ISGAP Digital Courses are open to faculty, students, policy experts and the interested public.
Professor Richard Landes, Associate Professor Emeritus of History, Boston University; Professor David Deutsch, Oxford University
In this seminar, Professor Landes examines the argument made by physicist David Deutsch that a near-universal Pattern of longue durée that characterizes the attitudes and behaviors of non-Jews towards Jews. The seminar will examine the argument, look at the patterns of the “new antisemitism” of the 21st century to test its value, and try, in conclusion, on the one hand, to evaluate both the accuracy and value of the hypothesis, and on the other to attempt to explain it.
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Benjamin Weinthal, European Affairs Correspondent, Jerusalem Post; Research Fellow, Foundation for Defense of Democracies
Making Sense of BDS on both sides of the Atlantic will cover the rise of the anti-Israel boycott campaign among politicians, on college campuses, and within NGOs. Over four sessions, participants will explore the BDS Movement’s patterns in North American and Europe, the role of Iran’s regime, Hezbollah, Hamas and the Popular Front for the Liberation of Palestine (PFLP) in spreading BDS. Classes will examine past boycott movements that targeted Jews and Israel and will consider how BDS activity can be countered by governments, lawmakers, and the public at large.
Dr. Charles Asher Small, Executive Director, ISGAP; Research Scholar, St. Antony's College, Oxford • Natan Sharansky, Chair, ISGAP • Professor Deborah Lipstadt, Emory University • Ayaan Hirsi Ali, Founder, AHA Foundation • Professor Barry Kosmin, Trinity College • Professor Joel Kotek, Free University of Brussels and the Institut d'Etudes Politiques de Paris • Professor Uzi Rabi, Tel Aviv University • Professor Yossi Shain, Tel Aviv University
This online course draws upon the ISGAP-Oxford Summer Institute, which annually hosts the best scholars and experts in the interdisciplinary study of contemporary antisemitism. Since 2015 the summer Institute has more than 250 graduates from around the world. Thousands of hours of expert lecturers on an array of contemporary issues forms the basis for the development of this unique online course. This high quality online course is made available to students and concerned informed Community members and experts concerned about human rights. Given the rise of global Antisemitism and the lack of attention 30 universities have placed on the study of contemporary Antisemitism this online course is timely.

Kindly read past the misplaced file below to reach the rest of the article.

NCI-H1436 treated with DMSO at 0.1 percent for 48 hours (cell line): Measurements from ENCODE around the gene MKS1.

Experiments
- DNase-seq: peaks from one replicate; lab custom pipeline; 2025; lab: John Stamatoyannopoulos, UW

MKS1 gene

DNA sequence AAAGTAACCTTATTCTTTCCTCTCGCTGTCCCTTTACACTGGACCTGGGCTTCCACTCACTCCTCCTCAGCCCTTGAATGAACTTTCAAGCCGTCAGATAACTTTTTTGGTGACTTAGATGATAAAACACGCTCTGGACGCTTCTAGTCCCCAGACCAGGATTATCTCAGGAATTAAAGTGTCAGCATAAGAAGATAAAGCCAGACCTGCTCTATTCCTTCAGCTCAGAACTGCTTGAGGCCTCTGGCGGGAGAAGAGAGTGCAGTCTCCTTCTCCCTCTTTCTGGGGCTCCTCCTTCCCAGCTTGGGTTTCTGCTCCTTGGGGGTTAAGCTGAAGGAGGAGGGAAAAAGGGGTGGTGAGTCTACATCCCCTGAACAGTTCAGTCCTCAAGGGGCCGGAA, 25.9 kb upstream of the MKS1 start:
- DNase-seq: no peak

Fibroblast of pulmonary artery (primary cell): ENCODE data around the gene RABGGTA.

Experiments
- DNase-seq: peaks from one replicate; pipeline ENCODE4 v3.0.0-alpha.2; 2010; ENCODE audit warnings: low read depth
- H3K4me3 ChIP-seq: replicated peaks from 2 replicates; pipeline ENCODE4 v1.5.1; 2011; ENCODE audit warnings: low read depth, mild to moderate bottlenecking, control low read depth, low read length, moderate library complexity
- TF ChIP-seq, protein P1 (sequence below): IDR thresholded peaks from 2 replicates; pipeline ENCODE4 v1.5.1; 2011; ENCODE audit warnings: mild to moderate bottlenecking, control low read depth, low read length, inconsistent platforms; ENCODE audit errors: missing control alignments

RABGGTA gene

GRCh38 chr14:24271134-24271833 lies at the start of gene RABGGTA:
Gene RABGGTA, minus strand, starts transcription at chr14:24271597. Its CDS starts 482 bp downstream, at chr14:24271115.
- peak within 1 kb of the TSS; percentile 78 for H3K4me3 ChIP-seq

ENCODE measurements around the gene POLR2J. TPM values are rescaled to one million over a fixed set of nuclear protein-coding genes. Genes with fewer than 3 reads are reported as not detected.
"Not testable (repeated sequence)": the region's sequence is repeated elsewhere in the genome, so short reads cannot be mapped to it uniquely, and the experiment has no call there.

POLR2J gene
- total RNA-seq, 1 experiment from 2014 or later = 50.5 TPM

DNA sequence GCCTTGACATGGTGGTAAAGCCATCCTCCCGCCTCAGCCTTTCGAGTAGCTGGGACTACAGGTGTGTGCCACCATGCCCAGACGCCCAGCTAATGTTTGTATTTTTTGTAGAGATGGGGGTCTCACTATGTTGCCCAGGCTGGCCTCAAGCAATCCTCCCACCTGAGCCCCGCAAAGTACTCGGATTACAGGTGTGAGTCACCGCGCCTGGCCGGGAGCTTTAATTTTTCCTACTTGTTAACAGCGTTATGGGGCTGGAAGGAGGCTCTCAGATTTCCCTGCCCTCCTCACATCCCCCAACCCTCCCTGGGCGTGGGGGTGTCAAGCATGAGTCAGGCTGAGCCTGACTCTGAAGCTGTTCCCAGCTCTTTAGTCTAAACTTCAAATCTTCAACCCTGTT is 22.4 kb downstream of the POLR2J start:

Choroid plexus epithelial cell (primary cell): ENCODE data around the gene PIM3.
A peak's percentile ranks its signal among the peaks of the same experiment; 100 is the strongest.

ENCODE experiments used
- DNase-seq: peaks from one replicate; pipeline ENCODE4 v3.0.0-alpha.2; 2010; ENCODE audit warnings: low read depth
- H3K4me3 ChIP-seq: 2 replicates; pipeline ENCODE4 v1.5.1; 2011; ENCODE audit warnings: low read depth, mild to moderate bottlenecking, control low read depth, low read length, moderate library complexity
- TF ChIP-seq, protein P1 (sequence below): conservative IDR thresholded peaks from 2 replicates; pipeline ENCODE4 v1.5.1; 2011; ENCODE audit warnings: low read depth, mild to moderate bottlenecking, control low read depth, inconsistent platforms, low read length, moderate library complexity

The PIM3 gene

Professor William Kolbrener, Department of English Literature, Bar Ilan University; Professor Daniel Feldman, Bar Ilan University
Professor William Kolbrener, English Literature, Bar Ilan University, leads this three-week course exploring the nature of antisemitism in the progressive academy today. Sessions will examine critical theory against Israel and the Jews from various sources, including the Frankfurt School, Edward Said, Michel Foucault, and George Steiner. This course will take participants beyond the idea of intersectionality and will offer solutions to resolve the hold identity-politics possesses over the humanities.
Dr. Charles Asher Small, Executive Director, ISGAP; Research Scholar, St. Antony's College, Oxford
The course will offer a critical analysis of issues central to the study and emergence of contemporary antisemitism, as it relates to processes of globalization, the crisis of modernity, and the rise of reactionary anti-systemic movements, including political Islam, and the extreme left and extreme right wing nationalism. This area of inquiry is central to challenges confronting scholars and students when assessing the complexities of contemporary antisemitism(s) in a comprehensive analytical manner.
Attention is placed on notions of contemporary forms of antisemitism(s) in the framework of how political, socio-economic, political and cultural forms are affected by processes of globalization, in relation to marginalization, the emergence of social movements that attack the democratic center, as a response to the crisis of modernity. Themes to be explored include analysis, in relation to issues of power, the construction of identity (nationality, race, ethnicity, gender, community, notions of `Otherness’, migration); as well as social and protest movements. The course will examine contemporary antisemitism within a conceptual and empirical framework.
ISGAP Research Fellows and Faculty have committed themselves to the exploration of antisemitism, in all its forms, in order to better understand how the oldest hatred is penetrating present-day society. By sharing their activities in the field, Fellows and Faculty are able to compare and contrast their own ideas with one another. To help facilitate this initiative, ISGAP has organized a reading group for a select group of ISGAP Fellows and Faculty only. Each participant is responsible for reading a text during each session, after which the group collectively discusses the text in real-time. This timeless exercise enhances our Fellow’s ability to educate their own students and the general public. The reading group is led by Chloe Pinto, Cambridge University, United Kingdom.
Organizer: Dr. Charles Asher Small, Executive Director of the Institute for the Study of Global Antisemitism and Policy (ISGAP)
Contact for information: Ira Guberman, 212-230-1840, [email protected]